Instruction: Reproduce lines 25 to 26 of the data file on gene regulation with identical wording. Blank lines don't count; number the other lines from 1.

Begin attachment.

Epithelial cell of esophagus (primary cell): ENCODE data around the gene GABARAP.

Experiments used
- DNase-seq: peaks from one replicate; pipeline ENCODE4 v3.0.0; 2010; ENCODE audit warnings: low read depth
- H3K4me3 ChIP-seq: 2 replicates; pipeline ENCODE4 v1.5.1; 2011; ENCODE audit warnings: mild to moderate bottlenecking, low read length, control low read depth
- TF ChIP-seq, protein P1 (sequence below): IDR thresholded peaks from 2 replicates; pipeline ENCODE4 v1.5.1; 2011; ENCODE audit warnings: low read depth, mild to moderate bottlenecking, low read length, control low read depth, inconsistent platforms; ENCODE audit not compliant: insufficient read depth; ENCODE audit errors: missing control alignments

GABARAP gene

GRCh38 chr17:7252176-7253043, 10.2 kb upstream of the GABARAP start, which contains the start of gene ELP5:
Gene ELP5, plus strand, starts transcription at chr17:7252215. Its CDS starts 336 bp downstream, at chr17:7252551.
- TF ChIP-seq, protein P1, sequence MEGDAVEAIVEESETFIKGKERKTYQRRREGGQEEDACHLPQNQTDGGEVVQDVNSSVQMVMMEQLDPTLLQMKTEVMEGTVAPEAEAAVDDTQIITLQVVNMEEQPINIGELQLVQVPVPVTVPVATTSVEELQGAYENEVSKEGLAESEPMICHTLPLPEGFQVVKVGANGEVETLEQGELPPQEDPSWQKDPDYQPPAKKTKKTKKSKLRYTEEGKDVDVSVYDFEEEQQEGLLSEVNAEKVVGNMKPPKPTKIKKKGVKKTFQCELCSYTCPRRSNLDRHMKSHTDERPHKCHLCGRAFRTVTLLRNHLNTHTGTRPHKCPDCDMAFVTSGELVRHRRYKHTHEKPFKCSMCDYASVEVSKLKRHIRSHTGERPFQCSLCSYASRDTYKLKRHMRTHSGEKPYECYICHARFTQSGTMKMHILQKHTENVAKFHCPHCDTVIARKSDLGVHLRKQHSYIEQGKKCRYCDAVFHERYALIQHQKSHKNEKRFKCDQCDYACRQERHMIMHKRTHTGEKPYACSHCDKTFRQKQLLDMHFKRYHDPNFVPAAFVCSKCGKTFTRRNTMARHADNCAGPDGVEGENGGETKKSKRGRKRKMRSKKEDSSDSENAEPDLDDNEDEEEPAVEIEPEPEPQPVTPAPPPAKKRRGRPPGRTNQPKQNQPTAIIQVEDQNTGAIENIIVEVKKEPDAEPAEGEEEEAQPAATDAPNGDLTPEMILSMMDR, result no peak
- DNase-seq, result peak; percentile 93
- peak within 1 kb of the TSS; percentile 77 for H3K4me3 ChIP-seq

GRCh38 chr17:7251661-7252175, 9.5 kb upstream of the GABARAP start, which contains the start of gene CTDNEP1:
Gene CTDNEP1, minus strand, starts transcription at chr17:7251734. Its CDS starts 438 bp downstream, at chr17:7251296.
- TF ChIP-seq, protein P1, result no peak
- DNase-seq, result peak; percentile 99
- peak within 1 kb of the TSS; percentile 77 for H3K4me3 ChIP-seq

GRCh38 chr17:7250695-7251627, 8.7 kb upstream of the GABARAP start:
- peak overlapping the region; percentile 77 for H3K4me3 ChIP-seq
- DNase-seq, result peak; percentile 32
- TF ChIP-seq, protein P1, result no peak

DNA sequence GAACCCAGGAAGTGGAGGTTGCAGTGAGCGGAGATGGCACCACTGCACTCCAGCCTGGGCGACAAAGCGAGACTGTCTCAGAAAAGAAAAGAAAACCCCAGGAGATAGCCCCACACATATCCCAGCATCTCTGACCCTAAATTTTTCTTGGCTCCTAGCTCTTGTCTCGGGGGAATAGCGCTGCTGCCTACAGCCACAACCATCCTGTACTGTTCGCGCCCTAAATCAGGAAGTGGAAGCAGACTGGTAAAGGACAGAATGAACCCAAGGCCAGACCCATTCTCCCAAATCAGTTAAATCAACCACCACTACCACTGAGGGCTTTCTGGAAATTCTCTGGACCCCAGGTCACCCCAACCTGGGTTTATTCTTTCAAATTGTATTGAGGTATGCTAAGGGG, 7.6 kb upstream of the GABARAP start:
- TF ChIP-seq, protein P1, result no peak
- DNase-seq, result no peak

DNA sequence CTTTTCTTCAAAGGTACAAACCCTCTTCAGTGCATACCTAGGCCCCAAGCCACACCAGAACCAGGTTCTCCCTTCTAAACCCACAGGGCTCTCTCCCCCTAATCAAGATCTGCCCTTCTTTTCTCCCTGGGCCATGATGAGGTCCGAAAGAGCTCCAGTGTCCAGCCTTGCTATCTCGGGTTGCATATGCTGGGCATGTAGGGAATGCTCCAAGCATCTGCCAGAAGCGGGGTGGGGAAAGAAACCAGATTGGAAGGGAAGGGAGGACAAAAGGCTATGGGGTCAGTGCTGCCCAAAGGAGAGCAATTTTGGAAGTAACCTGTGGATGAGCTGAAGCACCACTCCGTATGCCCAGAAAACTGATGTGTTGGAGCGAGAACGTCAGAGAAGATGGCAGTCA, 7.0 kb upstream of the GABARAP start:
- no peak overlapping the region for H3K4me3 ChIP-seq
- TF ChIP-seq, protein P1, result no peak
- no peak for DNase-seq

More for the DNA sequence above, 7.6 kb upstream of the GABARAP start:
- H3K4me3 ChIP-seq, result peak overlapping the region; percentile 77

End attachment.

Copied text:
- no peak overlapping the region for H3K4me3 ChIP-seq
- TF ChIP-seq, protein P1, result no peak